Ultrasonic Sensor sensitivity to water surface

Hi just curious to know if the HC-SR04 ultrasonic sensor could be used to detect the surface of a fluid in a tank. I envision mounting the sensor at the top of the tank, with the transducers pointing downward. Of course there would be some testing/calibration required but I am now just interested if the sensor would/will sense the water/air interface.

I thank you for all the constructive criticism.

Yes, it will work, but be aware that the sensor may not last in a high humidity environment.

I would lean towards a fluid level sensor as it's specifically designed for a wet environment.

I was hoping to avoid anything that makes contact with the water, although it might be simpler that way. I know I can mount small "floats" connected to microswitches such that when the level of the fluid changes, the floats operate the microswitches to also give a level reading, but this seemed much simpler.

Would anyone envision problems with isolating the HC-SR04 from the ambient air in the tank by placing?stretching some small-width, clear plastic over the sensor to keep the humidity away from the sensor?

Thanks again all!

I have seen references to waterproof HCSR04 rangefinders in other posts about tank level sensing. Maybe search for that.

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Cool beans!!! I thank you gentlemen for all of your insights!!

You might want to look into a float device that uses a photo sensor rather than micro switches.

Or a magnet and Hall Effect sensor(s).

Much depends on the shape and size of your tank, in relation to the cone of signal from the emitter. Echo from the tank edges will interfere with the echo from the direct water surface if the test pulse is done too often.

That is another cool idea, but will imply more construction work on my part. I can easily see how much better this idea would be without having to bring in any wires into the tank (the hall-effect idea). More food for thought!!!

BTW is it possible to easily modulate the output power of the HCSR04? Might be handy....

Not if you are looking at the same documentation as I am. All you can do is tell it's processor to begin the test and then wait for it to tell you it has an echo.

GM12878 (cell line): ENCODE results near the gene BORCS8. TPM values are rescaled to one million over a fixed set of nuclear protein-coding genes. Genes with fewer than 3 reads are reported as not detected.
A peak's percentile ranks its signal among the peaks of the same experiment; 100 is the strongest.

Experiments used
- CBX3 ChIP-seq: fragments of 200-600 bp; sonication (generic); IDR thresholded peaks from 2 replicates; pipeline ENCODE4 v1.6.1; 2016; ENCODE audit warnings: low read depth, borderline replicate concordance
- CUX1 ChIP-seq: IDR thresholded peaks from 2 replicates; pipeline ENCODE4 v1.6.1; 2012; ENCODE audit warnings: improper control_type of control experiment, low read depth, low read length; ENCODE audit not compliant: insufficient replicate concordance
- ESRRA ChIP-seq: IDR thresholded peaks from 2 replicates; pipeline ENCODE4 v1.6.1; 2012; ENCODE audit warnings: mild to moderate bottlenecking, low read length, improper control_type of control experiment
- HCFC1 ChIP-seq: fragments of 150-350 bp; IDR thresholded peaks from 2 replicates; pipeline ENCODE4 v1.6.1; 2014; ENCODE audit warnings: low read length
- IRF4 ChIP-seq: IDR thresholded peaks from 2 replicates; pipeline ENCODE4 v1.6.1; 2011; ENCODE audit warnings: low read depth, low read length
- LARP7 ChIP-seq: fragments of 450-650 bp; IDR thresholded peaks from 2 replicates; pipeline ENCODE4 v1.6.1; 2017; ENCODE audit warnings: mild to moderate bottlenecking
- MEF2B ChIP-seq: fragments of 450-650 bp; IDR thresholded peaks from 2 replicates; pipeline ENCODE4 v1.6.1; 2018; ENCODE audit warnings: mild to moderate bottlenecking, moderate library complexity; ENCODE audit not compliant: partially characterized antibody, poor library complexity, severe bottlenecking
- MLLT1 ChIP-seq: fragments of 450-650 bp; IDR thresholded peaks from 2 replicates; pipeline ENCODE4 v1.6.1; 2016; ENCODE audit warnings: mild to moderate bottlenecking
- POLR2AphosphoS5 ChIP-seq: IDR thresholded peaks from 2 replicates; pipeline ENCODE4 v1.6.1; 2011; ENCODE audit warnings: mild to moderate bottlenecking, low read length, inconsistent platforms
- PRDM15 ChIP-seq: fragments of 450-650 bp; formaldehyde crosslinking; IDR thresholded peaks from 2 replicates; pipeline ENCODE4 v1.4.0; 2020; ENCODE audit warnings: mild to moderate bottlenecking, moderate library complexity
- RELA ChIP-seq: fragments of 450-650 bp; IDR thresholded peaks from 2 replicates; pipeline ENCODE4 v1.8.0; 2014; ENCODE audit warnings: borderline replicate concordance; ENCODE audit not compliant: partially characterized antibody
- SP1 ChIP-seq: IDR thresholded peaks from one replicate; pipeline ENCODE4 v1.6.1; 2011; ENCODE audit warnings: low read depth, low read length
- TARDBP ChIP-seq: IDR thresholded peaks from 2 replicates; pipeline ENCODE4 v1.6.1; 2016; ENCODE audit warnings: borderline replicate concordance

Hey Paul does your documentation show the actual circuitry? It might be possible to alter the TX sending circuitry to reduce OP power if one started to get a bunch of extra, unwanted echos/reflections.

Yes, I've done it.

I would suggest this sensor waterproof sensor

There was one that had a metal body that would be better for petroleum tanks (as home heating oil) but I couldn't find it in a quick search.

And you must keep the sensor relatively perpendicular to the liquid surface.
May need temp compensation.

Sure, or you can muffle the transducer.

The ultrasonic sensors work on a pulse basis.
"Ping" the transmitter..... wait for an echo above some noise level. Reducing the power of one of these boards will not gain anything useful.

There are a couple variants of HC-SR04 with somewhat different circuitry, but there is no trivial way of modifying output power. The HC-SR04 nominally triggers on the first echo it receives so it's not clear in what scenario reducing the output power would make much difference.

Echos will limit the repetition interval for range finding, which might matter in a highly dynamic environment, but I would think any plausible interval is going to be "fast" relative to changes in tank level.

It could allow the user to increase the pulse repetition rate, at the expense of reduced range.

I haven't found the waterproof ones loose but the standard TX and RX components are available without the module.
They could be interfaced directly and controlled by software and minimal support circuitry. Might be easier to reinvent the wheel in this case rather than try to change the way the existing one rolls.

EDIT: Found the waterproof TX and RX units

You may be correct but I'm not sure what your thinking is. I was under belief that the repetition rate was a function of timing, not voltage (or power).